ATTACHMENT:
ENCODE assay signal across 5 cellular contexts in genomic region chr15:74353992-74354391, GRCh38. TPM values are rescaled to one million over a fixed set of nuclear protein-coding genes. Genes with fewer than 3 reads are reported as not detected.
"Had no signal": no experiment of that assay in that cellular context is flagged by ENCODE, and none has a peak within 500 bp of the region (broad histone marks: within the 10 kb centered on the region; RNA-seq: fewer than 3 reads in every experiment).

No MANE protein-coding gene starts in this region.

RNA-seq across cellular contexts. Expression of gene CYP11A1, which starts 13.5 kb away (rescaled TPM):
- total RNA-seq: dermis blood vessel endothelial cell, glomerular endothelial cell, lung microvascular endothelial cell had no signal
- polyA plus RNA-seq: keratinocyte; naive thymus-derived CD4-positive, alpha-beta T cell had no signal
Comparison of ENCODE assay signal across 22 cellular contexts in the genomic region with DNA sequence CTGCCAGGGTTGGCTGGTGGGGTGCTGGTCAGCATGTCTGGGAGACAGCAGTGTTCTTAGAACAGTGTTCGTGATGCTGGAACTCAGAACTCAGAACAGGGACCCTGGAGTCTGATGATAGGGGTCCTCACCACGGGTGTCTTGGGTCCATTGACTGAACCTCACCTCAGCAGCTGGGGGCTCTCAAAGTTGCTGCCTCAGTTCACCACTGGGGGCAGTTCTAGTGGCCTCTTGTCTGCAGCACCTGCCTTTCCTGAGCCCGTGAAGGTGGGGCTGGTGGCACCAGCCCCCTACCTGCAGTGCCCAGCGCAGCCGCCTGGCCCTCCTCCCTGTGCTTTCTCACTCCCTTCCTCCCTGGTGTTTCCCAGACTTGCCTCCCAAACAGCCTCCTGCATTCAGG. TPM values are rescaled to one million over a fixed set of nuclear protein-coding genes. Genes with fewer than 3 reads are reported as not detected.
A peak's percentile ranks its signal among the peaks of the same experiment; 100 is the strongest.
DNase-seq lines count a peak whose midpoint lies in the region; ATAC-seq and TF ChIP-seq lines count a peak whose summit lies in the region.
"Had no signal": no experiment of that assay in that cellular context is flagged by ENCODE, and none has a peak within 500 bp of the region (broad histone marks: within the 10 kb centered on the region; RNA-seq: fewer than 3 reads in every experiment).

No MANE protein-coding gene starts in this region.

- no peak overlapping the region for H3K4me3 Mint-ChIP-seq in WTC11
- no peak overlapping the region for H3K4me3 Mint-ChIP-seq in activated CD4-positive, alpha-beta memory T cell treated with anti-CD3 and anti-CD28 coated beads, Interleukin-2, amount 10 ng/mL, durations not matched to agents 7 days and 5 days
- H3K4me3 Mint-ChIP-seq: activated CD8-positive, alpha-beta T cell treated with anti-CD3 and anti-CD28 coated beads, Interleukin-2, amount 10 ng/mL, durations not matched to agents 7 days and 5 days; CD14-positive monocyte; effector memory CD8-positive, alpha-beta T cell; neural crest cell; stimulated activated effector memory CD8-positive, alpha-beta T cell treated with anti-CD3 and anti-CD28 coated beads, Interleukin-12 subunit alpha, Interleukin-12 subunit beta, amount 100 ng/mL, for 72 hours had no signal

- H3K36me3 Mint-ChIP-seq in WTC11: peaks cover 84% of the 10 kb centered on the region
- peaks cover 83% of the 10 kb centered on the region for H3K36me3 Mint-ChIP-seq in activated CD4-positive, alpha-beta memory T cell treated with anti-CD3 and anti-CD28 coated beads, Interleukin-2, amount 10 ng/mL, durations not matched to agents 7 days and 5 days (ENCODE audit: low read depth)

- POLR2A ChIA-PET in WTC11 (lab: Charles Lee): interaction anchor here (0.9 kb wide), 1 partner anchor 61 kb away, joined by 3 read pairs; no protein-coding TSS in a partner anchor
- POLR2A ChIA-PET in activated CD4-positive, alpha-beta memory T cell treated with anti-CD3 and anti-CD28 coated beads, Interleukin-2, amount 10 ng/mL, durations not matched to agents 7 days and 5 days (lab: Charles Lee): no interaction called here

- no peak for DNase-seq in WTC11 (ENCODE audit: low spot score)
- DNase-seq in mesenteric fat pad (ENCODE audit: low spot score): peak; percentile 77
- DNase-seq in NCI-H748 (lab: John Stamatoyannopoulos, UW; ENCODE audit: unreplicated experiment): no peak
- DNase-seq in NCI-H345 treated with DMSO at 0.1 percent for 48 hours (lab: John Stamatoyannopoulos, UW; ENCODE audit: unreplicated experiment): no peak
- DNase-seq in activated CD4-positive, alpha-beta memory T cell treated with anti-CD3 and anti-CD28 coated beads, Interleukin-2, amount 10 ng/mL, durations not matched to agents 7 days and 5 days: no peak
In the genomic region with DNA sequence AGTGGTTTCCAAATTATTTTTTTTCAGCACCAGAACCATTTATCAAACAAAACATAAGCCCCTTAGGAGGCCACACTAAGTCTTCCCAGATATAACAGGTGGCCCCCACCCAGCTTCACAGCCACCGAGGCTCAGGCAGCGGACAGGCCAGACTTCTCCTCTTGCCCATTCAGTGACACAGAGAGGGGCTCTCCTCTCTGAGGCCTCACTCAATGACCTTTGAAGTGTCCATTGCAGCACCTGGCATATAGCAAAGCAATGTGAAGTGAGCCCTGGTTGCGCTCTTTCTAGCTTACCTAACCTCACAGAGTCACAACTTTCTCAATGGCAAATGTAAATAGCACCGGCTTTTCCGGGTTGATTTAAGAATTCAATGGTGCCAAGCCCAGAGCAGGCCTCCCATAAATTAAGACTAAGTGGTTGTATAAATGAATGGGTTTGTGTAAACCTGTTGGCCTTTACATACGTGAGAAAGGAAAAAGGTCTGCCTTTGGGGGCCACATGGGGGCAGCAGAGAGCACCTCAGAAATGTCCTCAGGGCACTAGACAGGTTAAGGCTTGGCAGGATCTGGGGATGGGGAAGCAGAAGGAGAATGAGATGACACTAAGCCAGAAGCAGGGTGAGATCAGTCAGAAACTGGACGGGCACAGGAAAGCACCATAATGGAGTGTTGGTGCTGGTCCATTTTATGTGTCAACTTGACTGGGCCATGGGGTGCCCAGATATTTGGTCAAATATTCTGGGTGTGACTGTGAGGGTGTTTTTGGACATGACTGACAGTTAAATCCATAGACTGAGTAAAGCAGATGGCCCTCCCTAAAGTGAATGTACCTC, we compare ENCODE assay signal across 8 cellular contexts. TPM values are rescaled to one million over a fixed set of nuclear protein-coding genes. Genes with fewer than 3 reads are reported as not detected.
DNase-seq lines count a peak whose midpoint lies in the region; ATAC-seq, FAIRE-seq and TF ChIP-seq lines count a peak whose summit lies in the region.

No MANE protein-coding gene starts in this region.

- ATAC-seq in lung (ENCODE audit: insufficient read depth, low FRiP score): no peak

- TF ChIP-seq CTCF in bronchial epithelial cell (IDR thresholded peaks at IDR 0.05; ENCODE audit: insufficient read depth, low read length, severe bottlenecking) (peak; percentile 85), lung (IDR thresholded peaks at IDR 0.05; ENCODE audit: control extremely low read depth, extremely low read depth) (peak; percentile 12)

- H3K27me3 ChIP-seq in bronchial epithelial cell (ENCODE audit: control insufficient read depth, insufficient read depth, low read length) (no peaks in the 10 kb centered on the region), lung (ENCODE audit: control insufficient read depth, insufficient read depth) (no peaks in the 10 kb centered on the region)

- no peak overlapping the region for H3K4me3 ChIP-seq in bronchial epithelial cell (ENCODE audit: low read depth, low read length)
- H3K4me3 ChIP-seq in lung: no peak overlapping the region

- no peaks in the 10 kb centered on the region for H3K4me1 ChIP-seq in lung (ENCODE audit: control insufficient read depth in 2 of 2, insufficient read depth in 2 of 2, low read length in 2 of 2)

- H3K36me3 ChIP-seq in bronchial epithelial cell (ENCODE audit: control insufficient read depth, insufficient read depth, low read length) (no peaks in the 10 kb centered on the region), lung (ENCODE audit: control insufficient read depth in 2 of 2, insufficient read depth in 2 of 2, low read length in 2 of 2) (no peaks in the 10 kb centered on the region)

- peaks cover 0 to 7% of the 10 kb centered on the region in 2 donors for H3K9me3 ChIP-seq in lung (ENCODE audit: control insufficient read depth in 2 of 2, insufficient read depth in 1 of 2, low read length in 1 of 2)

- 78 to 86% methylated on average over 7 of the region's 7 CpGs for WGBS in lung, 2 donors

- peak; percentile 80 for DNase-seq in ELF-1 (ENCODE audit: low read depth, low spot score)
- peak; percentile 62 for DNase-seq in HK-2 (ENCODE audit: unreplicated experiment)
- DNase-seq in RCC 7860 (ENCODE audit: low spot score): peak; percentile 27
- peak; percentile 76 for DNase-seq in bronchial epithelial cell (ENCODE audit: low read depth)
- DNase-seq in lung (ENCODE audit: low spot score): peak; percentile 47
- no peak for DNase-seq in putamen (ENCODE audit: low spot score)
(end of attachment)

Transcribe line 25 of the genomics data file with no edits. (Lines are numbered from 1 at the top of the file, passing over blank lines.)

DNase-seq lines count a peak whose midpoint lies in the region; ATAC-seq, FAIRE-seq and TF ChIP-seq lines count a peak whose summit lies in the region.